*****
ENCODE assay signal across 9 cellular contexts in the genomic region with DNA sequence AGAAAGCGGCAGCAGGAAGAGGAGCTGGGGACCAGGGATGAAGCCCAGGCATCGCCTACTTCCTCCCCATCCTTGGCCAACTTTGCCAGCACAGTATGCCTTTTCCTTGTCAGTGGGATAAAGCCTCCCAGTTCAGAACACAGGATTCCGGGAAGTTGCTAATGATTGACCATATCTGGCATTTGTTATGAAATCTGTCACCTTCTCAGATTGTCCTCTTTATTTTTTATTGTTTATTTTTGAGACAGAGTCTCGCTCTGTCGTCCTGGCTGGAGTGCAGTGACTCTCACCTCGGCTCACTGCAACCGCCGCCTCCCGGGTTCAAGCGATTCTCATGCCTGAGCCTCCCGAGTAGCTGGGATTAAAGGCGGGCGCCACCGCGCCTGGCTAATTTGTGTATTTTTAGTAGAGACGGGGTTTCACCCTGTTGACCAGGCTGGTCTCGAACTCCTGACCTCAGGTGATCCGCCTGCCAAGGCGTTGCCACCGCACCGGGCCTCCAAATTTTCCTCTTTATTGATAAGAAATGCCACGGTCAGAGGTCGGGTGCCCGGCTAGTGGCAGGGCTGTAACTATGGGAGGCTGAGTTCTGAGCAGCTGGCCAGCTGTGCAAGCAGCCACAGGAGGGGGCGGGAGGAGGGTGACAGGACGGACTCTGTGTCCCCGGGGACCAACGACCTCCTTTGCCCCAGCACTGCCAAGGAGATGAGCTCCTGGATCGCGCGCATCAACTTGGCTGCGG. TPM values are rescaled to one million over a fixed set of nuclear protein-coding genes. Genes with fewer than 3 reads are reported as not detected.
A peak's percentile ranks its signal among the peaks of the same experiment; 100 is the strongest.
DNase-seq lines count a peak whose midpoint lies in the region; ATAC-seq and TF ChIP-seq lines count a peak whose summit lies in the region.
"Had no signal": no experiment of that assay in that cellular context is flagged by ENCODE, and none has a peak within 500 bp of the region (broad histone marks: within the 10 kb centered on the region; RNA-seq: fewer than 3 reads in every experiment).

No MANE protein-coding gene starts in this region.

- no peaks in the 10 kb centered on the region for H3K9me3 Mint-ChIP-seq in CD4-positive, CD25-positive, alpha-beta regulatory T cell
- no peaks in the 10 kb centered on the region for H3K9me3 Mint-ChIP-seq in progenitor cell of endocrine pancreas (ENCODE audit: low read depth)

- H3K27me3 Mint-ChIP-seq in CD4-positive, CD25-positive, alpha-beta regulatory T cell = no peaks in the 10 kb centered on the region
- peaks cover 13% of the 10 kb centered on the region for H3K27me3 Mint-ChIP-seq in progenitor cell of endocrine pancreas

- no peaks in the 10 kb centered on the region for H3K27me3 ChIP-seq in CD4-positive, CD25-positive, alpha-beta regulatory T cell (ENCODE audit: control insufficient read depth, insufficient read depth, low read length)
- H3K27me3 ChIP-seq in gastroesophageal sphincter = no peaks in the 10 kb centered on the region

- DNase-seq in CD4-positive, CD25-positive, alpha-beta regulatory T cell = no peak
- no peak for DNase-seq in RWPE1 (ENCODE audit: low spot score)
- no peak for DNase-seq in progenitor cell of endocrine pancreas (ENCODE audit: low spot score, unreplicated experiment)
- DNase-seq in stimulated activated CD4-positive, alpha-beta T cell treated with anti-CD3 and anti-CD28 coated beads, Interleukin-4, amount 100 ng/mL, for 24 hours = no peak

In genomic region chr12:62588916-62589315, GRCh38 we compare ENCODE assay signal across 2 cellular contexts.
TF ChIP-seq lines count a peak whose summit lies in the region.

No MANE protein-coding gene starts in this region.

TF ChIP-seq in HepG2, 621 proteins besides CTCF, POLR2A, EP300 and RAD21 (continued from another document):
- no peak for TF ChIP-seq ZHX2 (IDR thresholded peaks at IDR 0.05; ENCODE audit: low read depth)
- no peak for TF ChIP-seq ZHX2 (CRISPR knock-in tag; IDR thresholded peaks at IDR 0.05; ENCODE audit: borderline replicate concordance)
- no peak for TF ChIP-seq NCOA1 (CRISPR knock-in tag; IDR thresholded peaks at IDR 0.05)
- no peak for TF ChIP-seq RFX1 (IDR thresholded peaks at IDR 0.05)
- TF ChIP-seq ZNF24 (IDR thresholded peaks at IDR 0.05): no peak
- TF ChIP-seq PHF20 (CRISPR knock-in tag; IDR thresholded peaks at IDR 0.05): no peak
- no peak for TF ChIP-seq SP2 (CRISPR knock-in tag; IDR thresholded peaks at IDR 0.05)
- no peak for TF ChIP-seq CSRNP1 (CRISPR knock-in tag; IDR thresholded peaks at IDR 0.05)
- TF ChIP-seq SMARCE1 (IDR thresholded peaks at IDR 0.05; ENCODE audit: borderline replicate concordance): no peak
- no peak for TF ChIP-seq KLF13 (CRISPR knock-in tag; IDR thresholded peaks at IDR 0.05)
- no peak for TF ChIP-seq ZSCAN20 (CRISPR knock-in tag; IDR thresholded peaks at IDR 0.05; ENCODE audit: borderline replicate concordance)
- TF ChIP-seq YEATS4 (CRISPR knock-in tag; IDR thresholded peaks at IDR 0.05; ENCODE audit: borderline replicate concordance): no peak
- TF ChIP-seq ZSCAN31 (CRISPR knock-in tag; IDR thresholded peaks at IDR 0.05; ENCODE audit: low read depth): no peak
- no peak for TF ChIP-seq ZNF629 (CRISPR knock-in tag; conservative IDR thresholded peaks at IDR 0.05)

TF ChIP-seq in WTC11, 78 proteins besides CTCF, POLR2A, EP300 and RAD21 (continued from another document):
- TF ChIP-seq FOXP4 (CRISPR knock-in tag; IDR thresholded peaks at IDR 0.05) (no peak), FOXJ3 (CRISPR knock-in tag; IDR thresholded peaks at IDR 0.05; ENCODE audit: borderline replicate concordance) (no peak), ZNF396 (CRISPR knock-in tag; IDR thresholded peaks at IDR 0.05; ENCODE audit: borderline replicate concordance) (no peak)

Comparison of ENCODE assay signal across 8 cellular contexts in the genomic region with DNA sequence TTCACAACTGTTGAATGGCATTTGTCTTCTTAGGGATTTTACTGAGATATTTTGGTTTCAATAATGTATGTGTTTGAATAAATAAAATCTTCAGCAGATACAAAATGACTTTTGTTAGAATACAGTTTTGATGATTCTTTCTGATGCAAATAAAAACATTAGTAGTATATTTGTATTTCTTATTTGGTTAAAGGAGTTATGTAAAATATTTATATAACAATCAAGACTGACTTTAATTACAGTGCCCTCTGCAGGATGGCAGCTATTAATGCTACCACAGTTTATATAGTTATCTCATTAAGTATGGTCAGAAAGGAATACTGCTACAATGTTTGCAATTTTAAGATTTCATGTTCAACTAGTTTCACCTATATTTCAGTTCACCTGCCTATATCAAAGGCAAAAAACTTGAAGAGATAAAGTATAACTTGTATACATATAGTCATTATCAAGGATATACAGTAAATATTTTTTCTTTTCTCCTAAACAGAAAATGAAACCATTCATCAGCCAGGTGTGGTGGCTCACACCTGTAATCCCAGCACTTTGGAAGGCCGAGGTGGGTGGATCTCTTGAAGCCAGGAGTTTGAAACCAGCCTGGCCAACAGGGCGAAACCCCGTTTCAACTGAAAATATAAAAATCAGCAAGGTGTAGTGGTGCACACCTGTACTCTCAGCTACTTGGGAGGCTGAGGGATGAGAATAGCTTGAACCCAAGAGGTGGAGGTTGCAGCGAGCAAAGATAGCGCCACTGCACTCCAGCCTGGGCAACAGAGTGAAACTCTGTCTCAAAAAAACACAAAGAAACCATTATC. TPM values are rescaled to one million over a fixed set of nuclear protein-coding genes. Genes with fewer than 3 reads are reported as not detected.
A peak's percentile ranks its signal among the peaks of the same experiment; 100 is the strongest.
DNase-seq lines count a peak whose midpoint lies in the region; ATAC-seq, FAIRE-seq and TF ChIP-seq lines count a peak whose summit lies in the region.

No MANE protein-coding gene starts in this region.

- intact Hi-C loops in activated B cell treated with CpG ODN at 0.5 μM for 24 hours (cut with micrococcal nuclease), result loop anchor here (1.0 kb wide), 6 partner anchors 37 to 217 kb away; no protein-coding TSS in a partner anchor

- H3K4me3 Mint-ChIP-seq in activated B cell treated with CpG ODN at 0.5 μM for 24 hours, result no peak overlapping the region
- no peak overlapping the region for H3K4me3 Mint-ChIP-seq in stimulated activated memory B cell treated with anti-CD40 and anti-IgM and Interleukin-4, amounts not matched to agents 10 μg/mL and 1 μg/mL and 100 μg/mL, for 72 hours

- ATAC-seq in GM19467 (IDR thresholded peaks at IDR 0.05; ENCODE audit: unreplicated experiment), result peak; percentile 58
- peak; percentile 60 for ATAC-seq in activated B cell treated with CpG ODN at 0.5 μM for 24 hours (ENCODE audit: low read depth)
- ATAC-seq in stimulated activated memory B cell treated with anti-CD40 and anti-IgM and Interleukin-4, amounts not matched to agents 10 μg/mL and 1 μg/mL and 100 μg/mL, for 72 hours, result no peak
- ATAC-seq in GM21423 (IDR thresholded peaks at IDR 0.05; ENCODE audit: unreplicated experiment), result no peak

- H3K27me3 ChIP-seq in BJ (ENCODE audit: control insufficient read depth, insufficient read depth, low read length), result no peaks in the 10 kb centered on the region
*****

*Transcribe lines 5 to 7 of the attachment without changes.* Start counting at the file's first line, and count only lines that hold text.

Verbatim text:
No MANE protein-coding gene starts in this region.

- no peaks in the 10 kb centered on the region for H3K9me3 Mint-ChIP-seq in CD4-positive, CD25-positive, alpha-beta regulatory T cell
- no peaks in the 10 kb centered on the region for H3K9me3 Mint-ChIP-seq in progenitor cell of endocrine pancreas (ENCODE audit: low read depth)